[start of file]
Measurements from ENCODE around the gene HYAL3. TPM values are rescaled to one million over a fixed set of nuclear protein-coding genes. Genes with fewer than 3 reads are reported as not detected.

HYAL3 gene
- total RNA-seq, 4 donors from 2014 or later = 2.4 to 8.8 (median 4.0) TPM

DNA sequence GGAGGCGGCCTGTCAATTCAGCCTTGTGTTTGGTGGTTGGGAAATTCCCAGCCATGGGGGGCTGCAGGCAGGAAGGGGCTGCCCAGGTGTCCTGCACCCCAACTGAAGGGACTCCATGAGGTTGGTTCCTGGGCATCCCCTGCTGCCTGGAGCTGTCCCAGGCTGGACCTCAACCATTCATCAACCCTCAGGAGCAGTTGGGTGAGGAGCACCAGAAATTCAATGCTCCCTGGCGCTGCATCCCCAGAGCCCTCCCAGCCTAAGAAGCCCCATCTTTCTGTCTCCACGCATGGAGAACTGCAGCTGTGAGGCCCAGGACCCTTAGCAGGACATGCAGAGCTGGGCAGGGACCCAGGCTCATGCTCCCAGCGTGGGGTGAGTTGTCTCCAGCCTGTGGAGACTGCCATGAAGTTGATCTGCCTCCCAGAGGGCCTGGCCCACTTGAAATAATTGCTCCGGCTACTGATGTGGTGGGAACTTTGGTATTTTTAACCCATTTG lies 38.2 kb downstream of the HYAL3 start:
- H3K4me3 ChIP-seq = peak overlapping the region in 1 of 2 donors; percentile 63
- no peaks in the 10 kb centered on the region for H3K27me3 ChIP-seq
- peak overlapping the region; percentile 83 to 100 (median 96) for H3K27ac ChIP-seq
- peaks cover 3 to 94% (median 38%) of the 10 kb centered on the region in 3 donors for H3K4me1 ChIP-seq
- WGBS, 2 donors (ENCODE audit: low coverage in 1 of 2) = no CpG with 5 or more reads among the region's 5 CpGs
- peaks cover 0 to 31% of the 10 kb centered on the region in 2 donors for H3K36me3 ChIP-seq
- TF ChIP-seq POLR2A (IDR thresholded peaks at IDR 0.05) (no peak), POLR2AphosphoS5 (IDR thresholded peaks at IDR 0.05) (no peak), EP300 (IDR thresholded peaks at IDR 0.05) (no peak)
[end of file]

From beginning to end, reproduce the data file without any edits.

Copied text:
Measurements from ENCODE around the gene HYAL3. TPM values are rescaled to one million over a fixed set of nuclear protein-coding genes. Genes with fewer than 3 reads are reported as not detected.

HYAL3 gene
- total RNA-seq, 4 donors from 2014 or later = 2.4 to 8.8 (median 4.0) TPM

DNA sequence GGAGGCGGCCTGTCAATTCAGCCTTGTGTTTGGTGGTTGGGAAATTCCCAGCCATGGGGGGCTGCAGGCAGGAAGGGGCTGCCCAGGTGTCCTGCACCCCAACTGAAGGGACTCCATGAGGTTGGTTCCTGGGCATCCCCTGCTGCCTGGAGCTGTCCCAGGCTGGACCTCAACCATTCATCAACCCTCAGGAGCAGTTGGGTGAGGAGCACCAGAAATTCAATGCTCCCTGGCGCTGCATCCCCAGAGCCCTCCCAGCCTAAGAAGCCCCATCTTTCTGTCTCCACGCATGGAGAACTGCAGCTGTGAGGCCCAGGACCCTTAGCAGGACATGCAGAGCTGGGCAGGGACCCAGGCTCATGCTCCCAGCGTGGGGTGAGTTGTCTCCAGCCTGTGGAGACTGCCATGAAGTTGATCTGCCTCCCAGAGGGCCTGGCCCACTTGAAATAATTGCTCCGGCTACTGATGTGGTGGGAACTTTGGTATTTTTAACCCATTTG lies 38.2 kb downstream of the HYAL3 start:
- H3K4me3 ChIP-seq = peak overlapping the region in 1 of 2 donors; percentile 63
- no peaks in the 10 kb centered on the region for H3K27me3 ChIP-seq
- peak overlapping the region; percentile 83 to 100 (median 96) for H3K27ac ChIP-seq
- peaks cover 3 to 94% (median 38%) of the 10 kb centered on the region in 3 donors for H3K4me1 ChIP-seq
- WGBS, 2 donors (ENCODE audit: low coverage in 1 of 2) = no CpG with 5 or more reads among the region's 5 CpGs
- peaks cover 0 to 31% of the 10 kb centered on the region in 2 donors for H3K36me3 ChIP-seq
- TF ChIP-seq POLR2A (IDR thresholded peaks at IDR 0.05) (no peak), POLR2AphosphoS5 (IDR thresholded peaks at IDR 0.05) (no peak), EP300 (IDR thresholded peaks at IDR 0.05) (no peak)